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Rajendra Kumar's unsung song that is relevant even today — death anniversary special

‘Yeh Kiska Lahu Hai Kaun Mara’ from Yash Chopra’s Dharmputra (1961) is a gem lost in time that needs to be revisited today. 

Keyur Seta

Rajendra Kumar, also called 'Jubilee Kumar' of Hindi cinema, has sung numerous songs onscreen. Most of them are still cherished and played, be it romantic or the ones that make your heart weep. However, one song that has gone widely unsung is 'Yeh Kiska Lahu Hai Kaun Mara' from the 1961 film Dharmputra. The film talks of the futility of communal hatred, focusing on the fact that religions are meaningless if they encourage acts of communal violence. The audiences didn't appreciate the lesson then, and the film flopped at the box office.   

Today, almost six decades after the release of the film, it looks like revisiting the song is the need of the hour. Even though Kumar did a cameo in the film for this song, his expressions, the pain in his eyes, challenge the animosity against humanity. The picturization of the song too calls for critical thinking. You see three bloodied dead bodies lying on the floor and blood from all the three corpses flow to meet at a point. Thus, bringing to mind the question: Can one really identify the religion of blood? Can one seperate blood in terms of religious identity?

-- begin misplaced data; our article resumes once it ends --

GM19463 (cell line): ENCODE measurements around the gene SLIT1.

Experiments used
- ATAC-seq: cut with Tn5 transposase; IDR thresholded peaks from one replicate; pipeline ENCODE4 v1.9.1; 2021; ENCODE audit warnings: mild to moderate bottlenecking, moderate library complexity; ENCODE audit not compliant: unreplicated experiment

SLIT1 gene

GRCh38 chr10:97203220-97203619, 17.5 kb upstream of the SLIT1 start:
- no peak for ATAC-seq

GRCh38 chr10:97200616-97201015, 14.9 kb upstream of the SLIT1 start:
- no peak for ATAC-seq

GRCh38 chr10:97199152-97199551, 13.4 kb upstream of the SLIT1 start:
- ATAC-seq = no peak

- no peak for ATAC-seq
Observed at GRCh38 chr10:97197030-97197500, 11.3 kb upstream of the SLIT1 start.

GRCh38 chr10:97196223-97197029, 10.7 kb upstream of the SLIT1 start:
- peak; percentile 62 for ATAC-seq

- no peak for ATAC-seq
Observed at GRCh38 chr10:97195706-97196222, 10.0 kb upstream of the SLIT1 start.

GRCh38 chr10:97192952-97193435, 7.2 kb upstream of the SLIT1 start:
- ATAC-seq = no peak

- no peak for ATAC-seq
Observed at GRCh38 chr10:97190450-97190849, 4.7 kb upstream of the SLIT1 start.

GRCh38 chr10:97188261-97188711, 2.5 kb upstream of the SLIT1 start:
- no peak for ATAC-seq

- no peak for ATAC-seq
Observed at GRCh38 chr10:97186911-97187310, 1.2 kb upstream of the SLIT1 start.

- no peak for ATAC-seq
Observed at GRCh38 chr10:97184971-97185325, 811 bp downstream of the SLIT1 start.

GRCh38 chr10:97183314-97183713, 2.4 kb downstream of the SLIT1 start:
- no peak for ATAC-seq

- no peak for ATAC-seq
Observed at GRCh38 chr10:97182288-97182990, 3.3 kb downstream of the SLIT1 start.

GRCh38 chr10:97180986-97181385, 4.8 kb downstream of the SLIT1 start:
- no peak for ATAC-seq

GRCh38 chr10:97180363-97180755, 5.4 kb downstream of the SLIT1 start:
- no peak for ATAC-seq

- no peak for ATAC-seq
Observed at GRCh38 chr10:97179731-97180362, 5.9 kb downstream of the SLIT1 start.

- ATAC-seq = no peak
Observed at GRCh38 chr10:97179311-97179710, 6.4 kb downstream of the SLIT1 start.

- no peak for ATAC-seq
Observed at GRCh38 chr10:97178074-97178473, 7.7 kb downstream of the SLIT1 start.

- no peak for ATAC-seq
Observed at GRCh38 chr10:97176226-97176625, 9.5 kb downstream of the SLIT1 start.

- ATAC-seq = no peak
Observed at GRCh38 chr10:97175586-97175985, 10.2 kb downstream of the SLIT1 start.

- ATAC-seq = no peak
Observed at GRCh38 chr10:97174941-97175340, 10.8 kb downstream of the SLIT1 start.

The song begins immediately after the protagonist Dilip (Shashi Kapoor), a religious fanatic on a crusade to kill Muslims, discovers that he is infact a Muslim by birth. Questioning his fascist ideology, the lyrics show him the mirror, trying to make him a human again.  

Lyricist Sahir Ludhianvi jolted the listeners with his fiery words. His lines dismantle the very foundations of religious fanaticism brick by brick. In fact, the words used in the song would appear bold even today. It would not be impertinent to say that today the Central Board Of Certification (CBFC) would refrain from clearing the song. One stanza of the song particularly stands out for its brazen tone, where Kumar dissects violent acts as not befitting any faith. The holy scriptures, according to the song, are a failure if they demand us to forget the basic tenets of humanity. 

The song was sung by Mahendra Kapoor, an unusual choice, as Mohammad Rafi was a big favourite for high pitched songs back then. However, Mahendra has done great justice to the words with his soulful rendering.

Dharmputra was Yash Chopra's second directorial film. The metaphors and the play of black and white, show that the man could go much beyond romantic flicks. Sadly enough, the failure of this film discouraged Chopra from making another political film ever again.

Dhool Ka Phool: Yash Chopra’s poignant debut

A gem made by contributions from some of the finest artistes of Hindi cinema, stands lost in time. Therefore, it is but fitting to revive this song on the day we lost our 'Jubilee Kumar' in 1999. 

It is a great example of leaving behind an impact despite having a screen time of just over four minutes. 

Watch the song: